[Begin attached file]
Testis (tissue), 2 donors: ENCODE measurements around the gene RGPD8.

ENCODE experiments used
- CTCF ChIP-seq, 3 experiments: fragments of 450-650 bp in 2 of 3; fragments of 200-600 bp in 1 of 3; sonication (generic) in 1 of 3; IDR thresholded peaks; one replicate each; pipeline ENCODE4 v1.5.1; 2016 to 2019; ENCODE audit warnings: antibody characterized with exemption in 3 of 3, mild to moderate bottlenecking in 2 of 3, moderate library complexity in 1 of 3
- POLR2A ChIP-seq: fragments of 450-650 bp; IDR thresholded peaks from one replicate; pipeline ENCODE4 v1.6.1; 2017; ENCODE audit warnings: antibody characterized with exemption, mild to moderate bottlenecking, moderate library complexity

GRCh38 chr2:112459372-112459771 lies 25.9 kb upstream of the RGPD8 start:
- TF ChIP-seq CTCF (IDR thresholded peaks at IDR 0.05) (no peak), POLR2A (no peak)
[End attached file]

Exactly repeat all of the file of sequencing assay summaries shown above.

Testis (tissue), 2 donors: ENCODE measurements around the gene RGPD8.

ENCODE experiments used
- CTCF ChIP-seq, 3 experiments: fragments of 450-650 bp in 2 of 3; fragments of 200-600 bp in 1 of 3; sonication (generic) in 1 of 3; IDR thresholded peaks; one replicate each; pipeline ENCODE4 v1.5.1; 2016 to 2019; ENCODE audit warnings: antibody characterized with exemption in 3 of 3, mild to moderate bottlenecking in 2 of 3, moderate library complexity in 1 of 3
- POLR2A ChIP-seq: fragments of 450-650 bp; IDR thresholded peaks from one replicate; pipeline ENCODE4 v1.6.1; 2017; ENCODE audit warnings: antibody characterized with exemption, mild to moderate bottlenecking, moderate library complexity

GRCh38 chr2:112459372-112459771 lies 25.9 kb upstream of the RGPD8 start:
- TF ChIP-seq CTCF (IDR thresholded peaks at IDR 0.05) (no peak), POLR2A (no peak)